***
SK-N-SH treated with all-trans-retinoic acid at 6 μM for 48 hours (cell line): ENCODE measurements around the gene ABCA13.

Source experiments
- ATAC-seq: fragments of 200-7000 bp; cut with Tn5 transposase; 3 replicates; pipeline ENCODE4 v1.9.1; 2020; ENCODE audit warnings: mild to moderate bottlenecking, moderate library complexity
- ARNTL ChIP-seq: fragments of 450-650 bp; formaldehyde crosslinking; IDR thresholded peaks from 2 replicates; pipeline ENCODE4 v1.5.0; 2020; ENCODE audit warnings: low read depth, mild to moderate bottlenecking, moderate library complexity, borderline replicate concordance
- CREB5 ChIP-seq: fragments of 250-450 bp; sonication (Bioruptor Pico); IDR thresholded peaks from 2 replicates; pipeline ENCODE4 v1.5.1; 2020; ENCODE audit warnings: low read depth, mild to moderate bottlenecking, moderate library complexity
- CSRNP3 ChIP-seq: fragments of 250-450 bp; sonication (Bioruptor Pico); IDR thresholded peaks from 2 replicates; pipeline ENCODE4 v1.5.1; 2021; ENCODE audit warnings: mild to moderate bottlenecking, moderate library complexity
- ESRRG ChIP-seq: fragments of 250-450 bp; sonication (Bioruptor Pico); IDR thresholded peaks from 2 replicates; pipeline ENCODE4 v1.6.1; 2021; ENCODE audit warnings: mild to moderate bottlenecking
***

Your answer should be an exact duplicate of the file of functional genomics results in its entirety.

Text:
SK-N-SH treated with all-trans-retinoic acid at 6 μM for 48 hours (cell line): ENCODE measurements around the gene ABCA13.

Source experiments
- ATAC-seq: fragments of 200-7000 bp; cut with Tn5 transposase; 3 replicates; pipeline ENCODE4 v1.9.1; 2020; ENCODE audit warnings: mild to moderate bottlenecking, moderate library complexity
- ARNTL ChIP-seq: fragments of 450-650 bp; formaldehyde crosslinking; IDR thresholded peaks from 2 replicates; pipeline ENCODE4 v1.5.0; 2020; ENCODE audit warnings: low read depth, mild to moderate bottlenecking, moderate library complexity, borderline replicate concordance
- CREB5 ChIP-seq: fragments of 250-450 bp; sonication (Bioruptor Pico); IDR thresholded peaks from 2 replicates; pipeline ENCODE4 v1.5.1; 2020; ENCODE audit warnings: low read depth, mild to moderate bottlenecking, moderate library complexity
- CSRNP3 ChIP-seq: fragments of 250-450 bp; sonication (Bioruptor Pico); IDR thresholded peaks from 2 replicates; pipeline ENCODE4 v1.5.1; 2021; ENCODE audit warnings: mild to moderate bottlenecking, moderate library complexity
- ESRRG ChIP-seq: fragments of 250-450 bp; sonication (Bioruptor Pico); IDR thresholded peaks from 2 replicates; pipeline ENCODE4 v1.6.1; 2021; ENCODE audit warnings: mild to moderate bottlenecking